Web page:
“That is the basis of our national energy corridor that I am proposing, so we can take care of these types of consultations so we can balance the needs to preserve and recognize and protect Treaty rights and also get to a place where big projects can proceed again,” he told journalists after the debate.
Trudeau, Singh and Green leader Elizabeth May all committed to adopting UNDRIP.
May also said that the Calls to Action from the Truth and Reconciliation Commission and the Calls to Justice from the National Inquiry on Murdered and Missing Indigenous Women and Girls would be implemented by the Greens.
“It’s not a short-term project. It’s up to settler Canadians to bring justice,” she said.
May went head-to-head with Trudeau, Scheer and Singh on climate, starting the discussion by referencing the AFN and a recent resolution declaring a climate emergency and putting it as a top priority.
However, that was as far as the Indigenous context went. Discussion – and criticism – centred on the usual emission targets, arguing science, scrapping the carbon tax, and the balance of tackling the environment with growing the economy.
“Indigenous” was the third of five segments, but even with that Indigenous people’s concerns were largely absent in the two-hour event. Topics on economic insecurity, human rights, and environment and energy could have easily included policy or actions pertaining to Indigenous peoples, but did not.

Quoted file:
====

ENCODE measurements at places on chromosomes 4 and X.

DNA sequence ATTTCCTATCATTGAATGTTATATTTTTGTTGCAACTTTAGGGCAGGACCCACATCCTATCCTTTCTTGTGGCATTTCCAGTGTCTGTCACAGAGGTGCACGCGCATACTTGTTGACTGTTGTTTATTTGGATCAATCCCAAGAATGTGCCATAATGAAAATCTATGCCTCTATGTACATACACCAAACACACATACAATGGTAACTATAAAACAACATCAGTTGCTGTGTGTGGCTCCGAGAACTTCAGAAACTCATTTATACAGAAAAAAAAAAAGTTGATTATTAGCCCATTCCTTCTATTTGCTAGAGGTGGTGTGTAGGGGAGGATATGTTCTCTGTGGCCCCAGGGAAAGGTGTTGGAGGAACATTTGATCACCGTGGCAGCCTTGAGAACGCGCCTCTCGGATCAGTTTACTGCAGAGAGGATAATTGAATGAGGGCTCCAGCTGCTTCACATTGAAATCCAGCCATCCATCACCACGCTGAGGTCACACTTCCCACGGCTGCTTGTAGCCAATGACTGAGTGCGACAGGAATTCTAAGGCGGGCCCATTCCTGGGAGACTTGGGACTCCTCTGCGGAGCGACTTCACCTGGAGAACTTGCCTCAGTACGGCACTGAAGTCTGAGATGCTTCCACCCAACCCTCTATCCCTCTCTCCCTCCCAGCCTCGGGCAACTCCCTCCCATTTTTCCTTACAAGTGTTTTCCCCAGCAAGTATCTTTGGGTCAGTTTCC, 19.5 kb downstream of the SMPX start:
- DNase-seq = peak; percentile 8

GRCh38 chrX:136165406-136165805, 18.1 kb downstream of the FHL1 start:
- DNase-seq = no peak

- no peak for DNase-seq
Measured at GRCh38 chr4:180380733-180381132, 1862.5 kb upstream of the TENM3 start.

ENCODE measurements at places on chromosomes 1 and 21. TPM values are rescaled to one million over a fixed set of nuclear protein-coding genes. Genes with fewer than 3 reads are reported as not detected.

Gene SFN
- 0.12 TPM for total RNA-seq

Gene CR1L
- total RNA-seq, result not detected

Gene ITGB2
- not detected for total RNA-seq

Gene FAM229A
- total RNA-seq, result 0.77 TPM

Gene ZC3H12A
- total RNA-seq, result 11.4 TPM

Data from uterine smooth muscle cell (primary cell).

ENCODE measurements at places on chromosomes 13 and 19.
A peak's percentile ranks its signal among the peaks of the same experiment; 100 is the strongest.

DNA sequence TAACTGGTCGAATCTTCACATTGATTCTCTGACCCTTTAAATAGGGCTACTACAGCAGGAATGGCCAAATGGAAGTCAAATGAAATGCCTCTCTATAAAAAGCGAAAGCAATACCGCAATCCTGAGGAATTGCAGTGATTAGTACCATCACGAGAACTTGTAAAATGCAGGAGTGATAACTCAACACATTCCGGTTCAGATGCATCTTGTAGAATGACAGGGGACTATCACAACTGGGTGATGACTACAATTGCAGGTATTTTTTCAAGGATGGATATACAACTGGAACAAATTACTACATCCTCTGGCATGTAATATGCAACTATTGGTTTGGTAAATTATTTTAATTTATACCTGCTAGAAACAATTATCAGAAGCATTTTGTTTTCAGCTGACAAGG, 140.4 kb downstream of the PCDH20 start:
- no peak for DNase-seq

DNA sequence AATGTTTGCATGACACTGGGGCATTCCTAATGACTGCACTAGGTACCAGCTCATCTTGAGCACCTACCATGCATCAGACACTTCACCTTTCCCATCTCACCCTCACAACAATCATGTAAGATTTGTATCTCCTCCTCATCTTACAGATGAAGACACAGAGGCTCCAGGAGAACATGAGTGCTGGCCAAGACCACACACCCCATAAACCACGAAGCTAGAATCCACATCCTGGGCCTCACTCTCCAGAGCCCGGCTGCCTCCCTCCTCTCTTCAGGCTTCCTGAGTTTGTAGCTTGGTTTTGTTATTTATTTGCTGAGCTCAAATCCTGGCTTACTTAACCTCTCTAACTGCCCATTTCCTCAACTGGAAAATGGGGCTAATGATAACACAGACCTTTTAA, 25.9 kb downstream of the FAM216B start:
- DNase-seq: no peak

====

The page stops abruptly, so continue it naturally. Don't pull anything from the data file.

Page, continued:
The Indigenous issues section was moderated by bureau chief for the Toronto Star Susan Delacourt, who had a hard time keeping leaders from speaking over each other. At times, their statements were incomprehensible.
The debate included six party leaders, including People's Party of Canada leader Maxime Bernier, who asserted he was the only leader that was willing to take “bold reform” and build a new relationship with Indigenous peoples based on implementation of property rights on reserve, and “self-reliance for these communities.” All the other leaders, he said, supported the status quo, “but the system is broken.” Bernier was called out earlier in the debate for his divisive comments and social media messages on immigration and climate action, like calling the 16-year-old climate activist Greta Thunberg “clearly mentally unstable”.
Also included was Bloc Quebecois leader Yves-Francois Blanchet, whose party is running candidates in Quebec only. Saying the Bloc also supported UNDRIP, Blanchet went on to affirm that First Nations are indeed Nations, just as Quebec is a Nation and Canada is a Nation.
“And a nation does not put its culture, its language, its heritage in the hands of another Nation.” He said all the declarations, reports and inquiries on Indigenous peoples bring “something real and respectful for them.”
It was a crowded stage and that provided no time for in-depth discussion on issues or policies.